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Government compensation follies

After our country was attacked on 9/11, I published a dissenting essay in Forbes magazine, arguing strenuously against the government compensation board run by attorney Ken Feinberg to distribute tax dollars to the famiies of victims. My voice was drowned out by many others on the other side.

Now history repeats itself. The Washington Post reports that Virginia Tech students' families have hired an attorney to obtain state government compensation for the families of students injured in, or who witnessed, the murders committed by a deranged individual. As was the case for 9/11, no negligence or other wrongdoing by the state is alleged -- only the need to force taxpayers to subsidize this loss.

On Monday, the administrator of the $7 million Hokie Spirit Memorial Fund, which Virginia Tech established to receive voluntary donations in the days after the April 16 shootings, drew up recommendations for direct payments to the victims. Attorney Feinberg, the same man who administered the Sept. 11 fund, said he will recommend that the families of those killed at Virginia Tech receive $150,000 from the fund, and the injured get $25,000 to $75,000. Anyone who was in Norris Hall, where most of the shootings occurred, receive one year of free tuition or $8,000.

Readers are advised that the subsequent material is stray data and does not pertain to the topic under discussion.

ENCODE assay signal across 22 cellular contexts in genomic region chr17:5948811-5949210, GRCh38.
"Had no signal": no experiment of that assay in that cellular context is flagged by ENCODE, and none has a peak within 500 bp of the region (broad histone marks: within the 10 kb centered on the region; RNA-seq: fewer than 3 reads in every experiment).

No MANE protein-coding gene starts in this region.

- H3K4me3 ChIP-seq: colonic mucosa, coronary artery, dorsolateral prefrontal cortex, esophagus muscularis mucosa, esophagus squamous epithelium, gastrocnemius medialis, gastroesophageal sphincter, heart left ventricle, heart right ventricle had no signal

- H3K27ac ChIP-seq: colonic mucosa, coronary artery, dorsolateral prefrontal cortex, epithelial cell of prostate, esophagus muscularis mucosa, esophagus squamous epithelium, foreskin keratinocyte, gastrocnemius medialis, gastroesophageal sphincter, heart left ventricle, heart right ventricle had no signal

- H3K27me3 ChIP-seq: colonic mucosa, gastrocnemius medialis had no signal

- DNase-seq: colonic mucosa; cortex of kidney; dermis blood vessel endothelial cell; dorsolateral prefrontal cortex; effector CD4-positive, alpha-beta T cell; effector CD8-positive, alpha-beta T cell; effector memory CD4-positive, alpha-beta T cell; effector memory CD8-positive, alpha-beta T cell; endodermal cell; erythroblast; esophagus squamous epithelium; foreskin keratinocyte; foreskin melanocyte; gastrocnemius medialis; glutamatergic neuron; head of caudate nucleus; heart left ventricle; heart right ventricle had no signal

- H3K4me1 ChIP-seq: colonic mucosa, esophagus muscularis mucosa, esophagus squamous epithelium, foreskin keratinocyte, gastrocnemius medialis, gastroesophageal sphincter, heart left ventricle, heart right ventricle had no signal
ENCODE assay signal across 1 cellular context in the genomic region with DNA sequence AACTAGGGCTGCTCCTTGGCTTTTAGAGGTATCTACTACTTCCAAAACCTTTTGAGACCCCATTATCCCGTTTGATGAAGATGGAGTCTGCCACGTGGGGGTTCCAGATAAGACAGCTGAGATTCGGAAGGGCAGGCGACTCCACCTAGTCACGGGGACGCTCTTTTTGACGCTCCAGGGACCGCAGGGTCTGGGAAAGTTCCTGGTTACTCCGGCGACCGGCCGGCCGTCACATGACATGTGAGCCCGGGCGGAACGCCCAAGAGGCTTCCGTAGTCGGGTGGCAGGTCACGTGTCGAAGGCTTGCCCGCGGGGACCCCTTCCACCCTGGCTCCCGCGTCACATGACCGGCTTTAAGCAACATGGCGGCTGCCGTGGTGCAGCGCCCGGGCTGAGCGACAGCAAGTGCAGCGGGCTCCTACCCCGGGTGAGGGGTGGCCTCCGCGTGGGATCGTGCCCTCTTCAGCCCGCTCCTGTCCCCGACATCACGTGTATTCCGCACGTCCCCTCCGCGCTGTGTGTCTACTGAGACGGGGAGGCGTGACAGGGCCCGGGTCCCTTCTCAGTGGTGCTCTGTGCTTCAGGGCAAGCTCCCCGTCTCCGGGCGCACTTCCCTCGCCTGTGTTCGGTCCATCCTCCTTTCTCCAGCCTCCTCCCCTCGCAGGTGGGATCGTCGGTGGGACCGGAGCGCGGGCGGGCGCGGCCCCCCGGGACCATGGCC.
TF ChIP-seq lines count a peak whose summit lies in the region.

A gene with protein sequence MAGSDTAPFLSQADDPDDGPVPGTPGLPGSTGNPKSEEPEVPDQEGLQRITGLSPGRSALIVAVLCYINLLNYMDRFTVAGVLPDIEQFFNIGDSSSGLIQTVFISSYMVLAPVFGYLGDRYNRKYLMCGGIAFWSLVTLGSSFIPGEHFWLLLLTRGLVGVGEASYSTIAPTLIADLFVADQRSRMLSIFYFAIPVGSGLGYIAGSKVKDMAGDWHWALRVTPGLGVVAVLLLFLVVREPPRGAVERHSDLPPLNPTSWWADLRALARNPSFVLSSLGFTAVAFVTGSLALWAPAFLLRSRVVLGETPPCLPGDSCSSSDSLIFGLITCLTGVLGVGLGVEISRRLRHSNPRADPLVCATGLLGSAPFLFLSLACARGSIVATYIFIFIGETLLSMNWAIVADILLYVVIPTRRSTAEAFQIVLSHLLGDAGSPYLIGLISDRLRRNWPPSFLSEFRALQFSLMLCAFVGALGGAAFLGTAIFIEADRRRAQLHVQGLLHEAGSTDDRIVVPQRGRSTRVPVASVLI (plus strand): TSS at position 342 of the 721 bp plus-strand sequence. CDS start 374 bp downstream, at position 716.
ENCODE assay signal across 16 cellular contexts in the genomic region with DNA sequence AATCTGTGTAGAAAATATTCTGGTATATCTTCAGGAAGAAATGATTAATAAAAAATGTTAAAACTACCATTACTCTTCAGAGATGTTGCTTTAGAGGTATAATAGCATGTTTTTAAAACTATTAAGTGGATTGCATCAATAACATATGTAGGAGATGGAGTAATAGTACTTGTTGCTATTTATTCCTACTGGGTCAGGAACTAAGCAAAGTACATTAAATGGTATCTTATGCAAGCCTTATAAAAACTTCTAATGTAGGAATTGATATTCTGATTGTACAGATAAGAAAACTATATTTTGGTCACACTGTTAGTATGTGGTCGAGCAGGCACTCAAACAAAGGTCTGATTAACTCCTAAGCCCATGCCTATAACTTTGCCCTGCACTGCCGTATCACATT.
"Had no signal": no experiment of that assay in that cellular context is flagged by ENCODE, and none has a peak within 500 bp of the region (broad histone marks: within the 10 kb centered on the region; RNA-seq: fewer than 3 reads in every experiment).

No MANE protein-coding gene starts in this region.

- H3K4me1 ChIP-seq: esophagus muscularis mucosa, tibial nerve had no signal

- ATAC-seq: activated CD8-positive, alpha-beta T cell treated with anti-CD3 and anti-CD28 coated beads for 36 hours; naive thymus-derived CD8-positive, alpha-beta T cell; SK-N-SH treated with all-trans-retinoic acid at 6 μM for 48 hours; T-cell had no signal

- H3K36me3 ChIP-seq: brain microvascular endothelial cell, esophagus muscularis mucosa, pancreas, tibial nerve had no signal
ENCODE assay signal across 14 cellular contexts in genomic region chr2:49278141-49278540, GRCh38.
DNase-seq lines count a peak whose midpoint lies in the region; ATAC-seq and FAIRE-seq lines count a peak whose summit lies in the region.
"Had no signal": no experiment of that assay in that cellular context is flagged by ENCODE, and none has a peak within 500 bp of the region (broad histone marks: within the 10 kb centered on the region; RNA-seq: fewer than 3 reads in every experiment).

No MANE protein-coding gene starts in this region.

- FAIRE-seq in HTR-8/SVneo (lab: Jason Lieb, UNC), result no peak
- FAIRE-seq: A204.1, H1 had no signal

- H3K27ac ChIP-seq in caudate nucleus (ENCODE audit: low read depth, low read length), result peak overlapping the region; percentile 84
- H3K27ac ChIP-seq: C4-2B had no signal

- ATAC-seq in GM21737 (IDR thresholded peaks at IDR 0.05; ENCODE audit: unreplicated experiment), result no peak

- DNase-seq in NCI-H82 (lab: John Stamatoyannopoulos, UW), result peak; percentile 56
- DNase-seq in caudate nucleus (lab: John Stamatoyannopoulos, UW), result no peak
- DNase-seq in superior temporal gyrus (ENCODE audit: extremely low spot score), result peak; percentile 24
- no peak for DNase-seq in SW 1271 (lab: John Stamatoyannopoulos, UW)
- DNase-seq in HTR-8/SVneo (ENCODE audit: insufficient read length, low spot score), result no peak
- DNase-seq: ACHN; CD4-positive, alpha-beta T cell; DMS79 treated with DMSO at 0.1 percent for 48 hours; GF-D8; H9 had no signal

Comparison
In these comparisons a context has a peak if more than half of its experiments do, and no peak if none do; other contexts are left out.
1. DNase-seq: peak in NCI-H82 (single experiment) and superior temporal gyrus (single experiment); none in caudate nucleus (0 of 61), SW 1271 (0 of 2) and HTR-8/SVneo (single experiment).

But the families' attorney said they deserve far more money, involuntariy "contributed" by taxpayers.

Whatever can be said about the 9/11 payments, they were made to survivors of wage-earners. Are these parents claiming that their livelihood has now been impaired by their children's injuries or death? Clearly not. Rather, their lobbying is another slow creep toward the socialization of all losses.



Rafael Mangual
Project Manager,
Legal Policy

Manhattan Institute


Published by the Manhattan Institute

The Manhattan Insitute's Center for Legal Policy.